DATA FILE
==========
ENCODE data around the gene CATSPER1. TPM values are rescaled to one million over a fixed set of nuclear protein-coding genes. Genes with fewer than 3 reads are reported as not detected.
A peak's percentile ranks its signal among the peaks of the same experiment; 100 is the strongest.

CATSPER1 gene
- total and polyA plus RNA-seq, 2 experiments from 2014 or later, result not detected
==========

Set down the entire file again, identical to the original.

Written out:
ENCODE data around the gene CATSPER1. TPM values are rescaled to one million over a fixed set of nuclear protein-coding genes. Genes with fewer than 3 reads are reported as not detected.
A peak's percentile ranks its signal among the peaks of the same experiment; 100 is the strongest.

CATSPER1 gene
- total and polyA plus RNA-seq, 2 experiments from 2014 or later, result not detected